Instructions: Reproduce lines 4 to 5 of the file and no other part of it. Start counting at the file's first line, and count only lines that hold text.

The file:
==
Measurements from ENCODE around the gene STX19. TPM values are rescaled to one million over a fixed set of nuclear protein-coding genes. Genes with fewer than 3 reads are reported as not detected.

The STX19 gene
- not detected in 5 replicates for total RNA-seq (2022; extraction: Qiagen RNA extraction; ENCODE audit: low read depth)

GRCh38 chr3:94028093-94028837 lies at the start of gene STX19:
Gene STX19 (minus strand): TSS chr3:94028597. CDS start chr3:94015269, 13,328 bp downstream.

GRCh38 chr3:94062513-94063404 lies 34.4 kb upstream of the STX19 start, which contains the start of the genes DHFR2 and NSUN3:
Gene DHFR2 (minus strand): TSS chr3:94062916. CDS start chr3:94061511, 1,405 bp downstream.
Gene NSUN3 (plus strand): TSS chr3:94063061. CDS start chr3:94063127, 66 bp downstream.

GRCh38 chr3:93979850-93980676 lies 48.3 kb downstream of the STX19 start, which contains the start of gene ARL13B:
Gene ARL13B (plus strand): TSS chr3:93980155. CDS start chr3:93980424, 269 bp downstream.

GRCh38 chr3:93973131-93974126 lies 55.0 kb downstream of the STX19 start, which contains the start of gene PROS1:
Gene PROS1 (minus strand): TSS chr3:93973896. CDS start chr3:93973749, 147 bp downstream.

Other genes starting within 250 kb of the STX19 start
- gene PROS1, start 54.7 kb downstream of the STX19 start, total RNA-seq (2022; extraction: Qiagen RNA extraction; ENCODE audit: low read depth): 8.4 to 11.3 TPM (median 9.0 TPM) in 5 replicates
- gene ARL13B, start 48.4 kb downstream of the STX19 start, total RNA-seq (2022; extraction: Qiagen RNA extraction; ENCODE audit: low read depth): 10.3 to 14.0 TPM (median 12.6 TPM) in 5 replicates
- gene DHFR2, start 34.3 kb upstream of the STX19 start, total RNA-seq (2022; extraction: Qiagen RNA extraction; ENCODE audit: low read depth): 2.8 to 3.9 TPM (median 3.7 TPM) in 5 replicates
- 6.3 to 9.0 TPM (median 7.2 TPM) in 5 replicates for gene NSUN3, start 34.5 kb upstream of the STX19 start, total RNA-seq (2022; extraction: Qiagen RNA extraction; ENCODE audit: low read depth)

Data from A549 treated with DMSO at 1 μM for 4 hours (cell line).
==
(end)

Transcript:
GRCh38 chr3:94028093-94028837 lies at the start of gene STX19:
Gene STX19 (minus strand): TSS chr3:94028597. CDS start chr3:94015269, 13,328 bp downstream.